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Latin. Diminutive of clavus (key).

The clavicle (collar bone) is the only bone in the upper limb and shoulder that articulates directly with the bony thorax. It runs horizontally in a subcutaneous path from the manubrium of the sternum and the first rib to the acromioclavicular joint where it articulates with the scapula. It is curved somewhat like the letter f when viewed from above, as it is convex anteriorly in its medial two thirds, and concave anteriorly in the lateral portion.


Superior surface of the left clavicle
System: Bone; skeleton
Arterial supply:
Venous drainage:
Lymphatic drainage:
Vertebral levels:
Search for clavicle in Gray's.


Surface Anatomy

The anterior surface of the clavicle is easily felt bilaterally at the anterior portion of the base of the neck. Its middle third forms the inferior border of the posterior triangle, together with the posterior border of sternocleidomastoid and the anterior portion of trapezius. The acromioclavicular joint and acromion itself are usually palpable. The sternal end of the clavicle juts above the superior part of the manubrium and can be felt at the base of the jugular fossa. The supraclavicular nerves can be rolled against the bone as they cross it superiorly.


The lateral third of the clavicle tend to be flattened so that its surfaces face superiorly and inferiorly, with borders anteriorly and posteriorly. The lateral articular facet faces laterally and slightly inferiorly. There may be a small deltoid tubercle anteriorly. A quarter of its length medially from the lateral end is the conoid tubercle, with a trapezoid line running anterolaterally to the acromial apex - the coracoclavicular ligament attaches to these features.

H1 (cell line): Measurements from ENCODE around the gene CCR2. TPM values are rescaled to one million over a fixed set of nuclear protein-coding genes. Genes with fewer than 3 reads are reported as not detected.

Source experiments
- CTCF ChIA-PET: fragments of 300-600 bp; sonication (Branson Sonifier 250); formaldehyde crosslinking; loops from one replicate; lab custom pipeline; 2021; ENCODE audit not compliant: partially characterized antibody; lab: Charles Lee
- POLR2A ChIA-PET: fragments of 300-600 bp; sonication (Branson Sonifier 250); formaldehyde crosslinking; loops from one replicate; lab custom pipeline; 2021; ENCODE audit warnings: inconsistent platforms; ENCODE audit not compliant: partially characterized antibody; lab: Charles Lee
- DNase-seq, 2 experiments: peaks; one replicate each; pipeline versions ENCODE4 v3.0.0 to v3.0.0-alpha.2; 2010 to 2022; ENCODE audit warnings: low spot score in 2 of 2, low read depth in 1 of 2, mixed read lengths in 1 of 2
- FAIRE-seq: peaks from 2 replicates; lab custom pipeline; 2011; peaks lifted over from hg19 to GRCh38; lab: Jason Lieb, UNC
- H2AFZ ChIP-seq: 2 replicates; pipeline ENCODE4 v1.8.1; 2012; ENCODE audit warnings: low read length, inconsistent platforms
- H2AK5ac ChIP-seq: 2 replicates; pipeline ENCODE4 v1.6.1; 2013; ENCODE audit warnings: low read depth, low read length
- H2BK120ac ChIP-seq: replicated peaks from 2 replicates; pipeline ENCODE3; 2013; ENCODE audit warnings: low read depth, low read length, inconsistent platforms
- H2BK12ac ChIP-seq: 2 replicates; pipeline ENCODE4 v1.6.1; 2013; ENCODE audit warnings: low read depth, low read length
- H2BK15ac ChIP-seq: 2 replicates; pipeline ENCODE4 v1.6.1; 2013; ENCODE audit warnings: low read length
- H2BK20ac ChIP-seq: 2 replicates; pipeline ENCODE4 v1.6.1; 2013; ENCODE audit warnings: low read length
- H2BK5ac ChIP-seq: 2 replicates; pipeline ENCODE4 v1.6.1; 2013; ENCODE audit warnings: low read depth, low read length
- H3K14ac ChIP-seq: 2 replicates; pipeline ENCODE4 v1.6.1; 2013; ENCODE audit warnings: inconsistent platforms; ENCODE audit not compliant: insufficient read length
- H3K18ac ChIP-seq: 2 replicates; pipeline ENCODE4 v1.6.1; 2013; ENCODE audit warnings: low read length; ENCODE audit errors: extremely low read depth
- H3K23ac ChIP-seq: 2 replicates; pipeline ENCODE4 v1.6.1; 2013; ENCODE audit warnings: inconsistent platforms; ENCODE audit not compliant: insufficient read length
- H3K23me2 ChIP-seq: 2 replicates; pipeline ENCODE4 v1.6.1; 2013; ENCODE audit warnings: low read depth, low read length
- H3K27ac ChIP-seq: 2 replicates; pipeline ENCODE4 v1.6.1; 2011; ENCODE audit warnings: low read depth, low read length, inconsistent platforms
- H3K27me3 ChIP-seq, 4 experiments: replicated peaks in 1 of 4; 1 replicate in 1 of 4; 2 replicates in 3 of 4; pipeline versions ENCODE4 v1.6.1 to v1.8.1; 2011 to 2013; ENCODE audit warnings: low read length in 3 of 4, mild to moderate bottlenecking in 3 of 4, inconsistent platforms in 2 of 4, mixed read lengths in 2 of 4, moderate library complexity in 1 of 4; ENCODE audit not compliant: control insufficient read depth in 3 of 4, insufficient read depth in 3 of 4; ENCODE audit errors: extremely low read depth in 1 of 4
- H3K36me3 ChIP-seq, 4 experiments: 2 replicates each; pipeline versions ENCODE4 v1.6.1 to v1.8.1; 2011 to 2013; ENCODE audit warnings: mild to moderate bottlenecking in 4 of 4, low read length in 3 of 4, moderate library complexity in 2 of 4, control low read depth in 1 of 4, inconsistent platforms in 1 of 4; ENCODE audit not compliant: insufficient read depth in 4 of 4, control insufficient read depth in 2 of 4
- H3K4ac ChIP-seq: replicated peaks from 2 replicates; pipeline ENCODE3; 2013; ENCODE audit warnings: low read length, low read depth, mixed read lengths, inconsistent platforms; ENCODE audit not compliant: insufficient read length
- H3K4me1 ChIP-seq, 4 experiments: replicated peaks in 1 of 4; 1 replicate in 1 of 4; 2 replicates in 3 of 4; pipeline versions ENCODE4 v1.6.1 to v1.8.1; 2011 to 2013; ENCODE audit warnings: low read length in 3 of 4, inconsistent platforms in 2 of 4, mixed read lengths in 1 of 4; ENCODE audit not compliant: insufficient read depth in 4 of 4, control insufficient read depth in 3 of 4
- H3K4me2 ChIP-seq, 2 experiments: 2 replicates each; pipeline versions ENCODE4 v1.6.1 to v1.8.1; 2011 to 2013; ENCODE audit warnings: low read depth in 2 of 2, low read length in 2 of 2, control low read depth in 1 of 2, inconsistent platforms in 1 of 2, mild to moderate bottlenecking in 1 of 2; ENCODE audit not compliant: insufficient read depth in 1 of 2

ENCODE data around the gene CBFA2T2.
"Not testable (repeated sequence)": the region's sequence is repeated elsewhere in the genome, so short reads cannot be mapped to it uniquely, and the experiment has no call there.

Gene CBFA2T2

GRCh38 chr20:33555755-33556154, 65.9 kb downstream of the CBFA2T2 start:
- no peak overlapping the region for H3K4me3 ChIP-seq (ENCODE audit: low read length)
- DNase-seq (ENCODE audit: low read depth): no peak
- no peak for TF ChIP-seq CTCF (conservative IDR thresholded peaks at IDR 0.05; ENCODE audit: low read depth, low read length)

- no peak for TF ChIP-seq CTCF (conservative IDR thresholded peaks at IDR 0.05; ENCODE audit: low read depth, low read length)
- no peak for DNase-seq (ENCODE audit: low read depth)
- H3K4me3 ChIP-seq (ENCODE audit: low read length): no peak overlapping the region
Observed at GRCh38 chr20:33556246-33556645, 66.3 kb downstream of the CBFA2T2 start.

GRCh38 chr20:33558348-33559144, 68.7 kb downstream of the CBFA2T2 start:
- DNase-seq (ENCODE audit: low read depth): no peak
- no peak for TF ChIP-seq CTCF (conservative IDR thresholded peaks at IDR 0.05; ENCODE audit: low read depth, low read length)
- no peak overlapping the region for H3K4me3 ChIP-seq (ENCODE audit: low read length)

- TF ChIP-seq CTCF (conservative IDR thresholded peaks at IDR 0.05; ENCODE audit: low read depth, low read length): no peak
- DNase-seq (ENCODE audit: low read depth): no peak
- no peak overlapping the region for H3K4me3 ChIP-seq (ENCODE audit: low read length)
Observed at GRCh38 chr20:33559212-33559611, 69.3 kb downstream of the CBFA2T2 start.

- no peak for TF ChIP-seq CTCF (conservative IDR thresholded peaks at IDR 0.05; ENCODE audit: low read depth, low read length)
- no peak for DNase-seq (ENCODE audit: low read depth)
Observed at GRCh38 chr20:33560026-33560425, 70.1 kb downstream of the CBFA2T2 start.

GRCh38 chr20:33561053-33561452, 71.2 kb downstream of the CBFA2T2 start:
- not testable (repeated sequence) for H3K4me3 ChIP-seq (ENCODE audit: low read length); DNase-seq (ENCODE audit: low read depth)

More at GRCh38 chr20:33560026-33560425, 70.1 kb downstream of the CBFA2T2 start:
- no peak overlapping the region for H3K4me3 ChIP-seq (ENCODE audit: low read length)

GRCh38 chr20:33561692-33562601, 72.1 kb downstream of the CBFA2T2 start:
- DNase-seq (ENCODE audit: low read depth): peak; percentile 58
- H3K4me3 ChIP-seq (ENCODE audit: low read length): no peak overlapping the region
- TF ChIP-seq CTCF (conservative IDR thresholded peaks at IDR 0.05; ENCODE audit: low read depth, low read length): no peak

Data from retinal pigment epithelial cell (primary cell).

The medial two thirds have three facets, tending to become curved in shape. Inferiorly near the sternal end is an oval depression for attachment of the costoclavicular ligament. The middle third of the inferior surface diplays a groove for attachment of subclavius. The nutrient foramen can be found at the lateral end of this groove. The sternal end is directed medially, slightly inferiorly and anteriorly. The sternal surface is four-sided.


In association with ligaments in the area, it provides primary support to the upper limb. This support relies on the acromio-clavicular joint and the coraco-clavicular ligaments. Secondary support comes from the muscles in torso, back, upper arms.

  • The clavicular part of the sternocleidomastoid muscle arises from the superomedial half of the clavicle
  • The deltoid arises anteriorly from the lateral third
  • The clavicular head of pectoralis major arises from the anteromedial two thirds of the clavicle
  • Trapezius arises posteriorly from the lateral third
  • Subclavius arises from its groove in the inferior surface of the middle third
  • Sternohyoid attaches to the most medial part of the posterior surface
  • The conoid portion of the coracoclavicular ligament attaches to the conoid tubercle; the trapezoid portion attaches to the trapezoid line


Direct Relations

The posterior surface relates medially to:



The clavicle is the very first bone to ossify, from two primary centres towards the middle of the bone appearing at around six weeks. Cartilage appears at both ends once the primary centres have fused, about two weeks later. A secondary centre for the sternal end appears in the late teens. Ossification is largely but not entirely intramembranous. The medial and lateral masses act as growth centres as in other long bones.


The female clavicle is

  • shorter
  • thinner
  • less curved
  • smoother
  • carried with the acromial end below the level of the sternal end.

The male clavicle has acromial and sternal ends roughly level.

The clavicle is thicker and more curved in manual workers, with more obvious areas for muscle attachment.

Clinical Relevance